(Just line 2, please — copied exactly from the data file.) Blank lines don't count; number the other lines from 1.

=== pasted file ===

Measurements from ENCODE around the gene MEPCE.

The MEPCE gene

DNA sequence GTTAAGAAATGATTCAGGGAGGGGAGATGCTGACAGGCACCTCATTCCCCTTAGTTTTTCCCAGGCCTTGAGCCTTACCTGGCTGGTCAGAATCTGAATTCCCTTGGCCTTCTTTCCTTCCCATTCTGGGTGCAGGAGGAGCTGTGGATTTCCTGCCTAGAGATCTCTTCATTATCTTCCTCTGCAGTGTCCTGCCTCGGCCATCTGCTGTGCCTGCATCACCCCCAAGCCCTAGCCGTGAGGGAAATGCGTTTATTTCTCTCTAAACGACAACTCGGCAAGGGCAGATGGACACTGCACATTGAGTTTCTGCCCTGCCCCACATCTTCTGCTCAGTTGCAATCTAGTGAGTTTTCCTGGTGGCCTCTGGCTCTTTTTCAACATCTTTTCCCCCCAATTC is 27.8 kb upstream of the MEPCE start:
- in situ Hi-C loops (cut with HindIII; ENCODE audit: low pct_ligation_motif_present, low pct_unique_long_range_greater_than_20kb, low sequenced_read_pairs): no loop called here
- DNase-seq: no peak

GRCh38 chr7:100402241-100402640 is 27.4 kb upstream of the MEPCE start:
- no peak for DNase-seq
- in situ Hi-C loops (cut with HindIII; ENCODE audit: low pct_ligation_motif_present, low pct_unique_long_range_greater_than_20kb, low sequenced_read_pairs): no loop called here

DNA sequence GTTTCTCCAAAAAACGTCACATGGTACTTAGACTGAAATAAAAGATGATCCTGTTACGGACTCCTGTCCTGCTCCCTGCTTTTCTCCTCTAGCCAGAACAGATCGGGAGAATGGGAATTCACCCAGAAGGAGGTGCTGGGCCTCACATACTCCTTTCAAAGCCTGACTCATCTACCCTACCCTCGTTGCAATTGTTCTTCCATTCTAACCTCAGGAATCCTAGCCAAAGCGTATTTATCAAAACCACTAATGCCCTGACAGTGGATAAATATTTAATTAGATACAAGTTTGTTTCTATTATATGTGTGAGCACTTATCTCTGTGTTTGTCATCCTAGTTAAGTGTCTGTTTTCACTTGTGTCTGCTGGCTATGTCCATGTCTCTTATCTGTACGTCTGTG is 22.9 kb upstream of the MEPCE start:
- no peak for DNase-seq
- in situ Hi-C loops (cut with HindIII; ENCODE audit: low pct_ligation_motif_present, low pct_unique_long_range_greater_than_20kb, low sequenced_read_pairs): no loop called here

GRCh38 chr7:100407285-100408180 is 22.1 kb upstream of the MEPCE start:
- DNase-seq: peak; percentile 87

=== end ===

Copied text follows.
The MEPCE gene